If you feel like you’re burning, cover up or sit in the shade for a while. Until then, enjoy the sun and its countless benefits to your body. You should obviously choose sunscreen over burning, but if you’re not expecting to be in the sun for too long, just enjoy the weather. Please be cognizant about your sun exposure. Know your limits.
Last but not least, when working exercise and sun exposure into your lifestyle, always be sure to get a good night’s sleep.
Sleep Is The Ultimate Hormone Regulator
Similar to sunlight exposure, sleep is often overlooked as less important than exercise, but it’s actually the most important. Sleeping is one of the biggest influencers of hormonal secretion, and just missing one night of sleep can wreak havoc on your endocrine system, immunity, and hormones. Conversely, consistent sleep aligned with your circadian rhythm can regulate endocrine functionality, hormone levels, and your immune system. Without sleep, nothing else matters.
The Longer You Stay Awake, The Lower Your Testosterone
Studies suggest that men’s testosterone levels increase throughout sleep duration and decrease during time awake. This relationship can have a compounded effect, especially during sleep deprivation.
Consider the impact of sleeping one hour fewer than normal each night. For a few days, you may not notice any effect on acuity, libido, or cognitive function. But over a series of weeks or months, these lost hours compound, and eventually lower baseline testosterone levels, simultaneously reducing your sex drive and ability to concentrate.
In The Long Run, Fewer Sleeping Hours Increases Your Risk Of Heart Disease
Studies have demonstrated that short-term sleep deprivation decreases glucose tolerance and increases blood pressure. But for women, a 2003 study suggests long-term sleep deprivation also increases the risk of coronary heart disease. Women sleeping 5, 6, or 7 hours a night were found to have a significantly higher risk of a coronary event than those who slept 8 hours consistently.
Surprisingly, that same study also showed an elevated risk for women who slept 9 or more hours a night. This suggests that under AND over-sleeping can yield the same detrimental consequences. Needless to say, it’s important to stay consistently within your circadian rhythm.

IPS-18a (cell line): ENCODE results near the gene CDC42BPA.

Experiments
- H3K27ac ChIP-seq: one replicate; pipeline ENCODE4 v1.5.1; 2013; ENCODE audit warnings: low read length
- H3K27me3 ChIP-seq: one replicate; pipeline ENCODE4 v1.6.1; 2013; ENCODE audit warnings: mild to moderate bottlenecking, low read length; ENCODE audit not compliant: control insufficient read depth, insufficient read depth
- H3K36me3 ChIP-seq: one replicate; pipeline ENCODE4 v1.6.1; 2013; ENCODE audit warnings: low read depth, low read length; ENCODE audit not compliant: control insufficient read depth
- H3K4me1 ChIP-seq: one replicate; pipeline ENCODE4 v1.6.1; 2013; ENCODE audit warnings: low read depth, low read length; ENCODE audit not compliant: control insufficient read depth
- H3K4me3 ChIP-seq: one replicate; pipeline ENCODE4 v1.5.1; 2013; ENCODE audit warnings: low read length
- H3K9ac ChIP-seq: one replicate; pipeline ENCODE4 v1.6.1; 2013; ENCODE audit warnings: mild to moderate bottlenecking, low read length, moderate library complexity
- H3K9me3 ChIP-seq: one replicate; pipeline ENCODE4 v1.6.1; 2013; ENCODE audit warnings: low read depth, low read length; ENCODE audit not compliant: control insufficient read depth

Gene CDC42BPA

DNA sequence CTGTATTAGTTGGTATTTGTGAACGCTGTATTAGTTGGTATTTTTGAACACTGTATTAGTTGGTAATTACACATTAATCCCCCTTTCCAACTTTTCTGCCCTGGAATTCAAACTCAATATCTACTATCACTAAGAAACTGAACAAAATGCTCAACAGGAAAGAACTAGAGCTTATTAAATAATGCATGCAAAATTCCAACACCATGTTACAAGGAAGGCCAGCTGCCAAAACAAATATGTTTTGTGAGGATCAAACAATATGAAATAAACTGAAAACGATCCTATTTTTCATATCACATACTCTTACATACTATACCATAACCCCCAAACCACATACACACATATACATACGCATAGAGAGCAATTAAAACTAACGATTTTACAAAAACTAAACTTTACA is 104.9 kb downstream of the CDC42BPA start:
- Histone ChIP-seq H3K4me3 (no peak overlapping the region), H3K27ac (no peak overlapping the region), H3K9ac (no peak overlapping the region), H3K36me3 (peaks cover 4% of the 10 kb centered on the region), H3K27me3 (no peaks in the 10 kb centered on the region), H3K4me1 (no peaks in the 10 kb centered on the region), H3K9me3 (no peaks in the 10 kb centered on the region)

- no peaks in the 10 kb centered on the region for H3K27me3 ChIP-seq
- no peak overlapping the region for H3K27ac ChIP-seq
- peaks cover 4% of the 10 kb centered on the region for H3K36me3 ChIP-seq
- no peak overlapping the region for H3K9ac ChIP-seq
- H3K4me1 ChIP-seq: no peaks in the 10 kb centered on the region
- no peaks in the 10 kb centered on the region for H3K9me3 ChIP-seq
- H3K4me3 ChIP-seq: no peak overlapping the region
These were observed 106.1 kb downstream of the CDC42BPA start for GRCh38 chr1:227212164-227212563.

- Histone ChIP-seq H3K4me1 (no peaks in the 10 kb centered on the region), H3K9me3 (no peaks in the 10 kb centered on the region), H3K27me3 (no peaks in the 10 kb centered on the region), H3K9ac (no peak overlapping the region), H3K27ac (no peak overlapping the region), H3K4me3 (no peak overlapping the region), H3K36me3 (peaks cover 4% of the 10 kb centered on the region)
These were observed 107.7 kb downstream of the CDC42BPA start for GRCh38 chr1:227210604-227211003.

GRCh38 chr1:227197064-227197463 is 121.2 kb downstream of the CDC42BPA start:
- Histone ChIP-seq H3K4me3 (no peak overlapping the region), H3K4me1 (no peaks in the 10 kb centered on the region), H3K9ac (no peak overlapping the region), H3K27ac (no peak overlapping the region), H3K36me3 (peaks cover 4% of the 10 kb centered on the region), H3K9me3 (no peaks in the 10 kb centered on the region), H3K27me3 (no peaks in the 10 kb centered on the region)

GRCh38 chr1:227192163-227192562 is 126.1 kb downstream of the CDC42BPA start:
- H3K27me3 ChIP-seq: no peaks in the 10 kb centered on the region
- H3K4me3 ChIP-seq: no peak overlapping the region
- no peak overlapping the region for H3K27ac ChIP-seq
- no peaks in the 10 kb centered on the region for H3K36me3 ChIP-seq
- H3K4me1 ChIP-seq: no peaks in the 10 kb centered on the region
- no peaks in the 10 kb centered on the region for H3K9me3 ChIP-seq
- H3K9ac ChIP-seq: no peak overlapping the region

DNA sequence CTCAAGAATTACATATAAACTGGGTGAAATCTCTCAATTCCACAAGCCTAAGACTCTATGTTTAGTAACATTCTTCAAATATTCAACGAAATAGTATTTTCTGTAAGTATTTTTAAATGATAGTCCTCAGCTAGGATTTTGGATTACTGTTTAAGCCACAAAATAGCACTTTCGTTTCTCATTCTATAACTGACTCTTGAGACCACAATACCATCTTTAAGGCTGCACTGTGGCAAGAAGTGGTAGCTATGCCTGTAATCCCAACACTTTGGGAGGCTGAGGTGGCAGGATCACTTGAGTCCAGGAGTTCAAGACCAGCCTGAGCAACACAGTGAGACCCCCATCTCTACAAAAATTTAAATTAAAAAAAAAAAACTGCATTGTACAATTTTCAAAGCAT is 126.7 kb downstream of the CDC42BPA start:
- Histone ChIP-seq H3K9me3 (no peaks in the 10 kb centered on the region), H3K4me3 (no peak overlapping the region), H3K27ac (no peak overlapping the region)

If your objectives are to reduce arterial calcification, reestablish hormonal balance, reduce systemic inflammation, and promote the conditions necessary for hair growth, then exercise by doing the following:
- Above all, get a good night’s sleep consistently (7-8 hours)
- Exercise outdoors and in the sunlight
- Build walking or hiking into your daily routine
- Practice activities like yoga to utilize your own body for strength-training
- Build sprints into your exercise regimen once a week
And that’s it. Move as often as possible, don’t overdo anaerobic exercise, enjoy the fresh air and sunlight outdoors, and sleep consistently. You don’t need to overcomplicate things; you just need to stay active. Your body will take care of the rest.
Rob English is a researcher, medical editor, and the founder of perfecthairhealth.com. He acts as a peer reviewer for scholarly journals and has published five peer-reviewed papers on androgenic alopecia. He writes regularly about the science behind hair loss (and hair growth). Feel free to browse his long-form articles and publications throughout this site.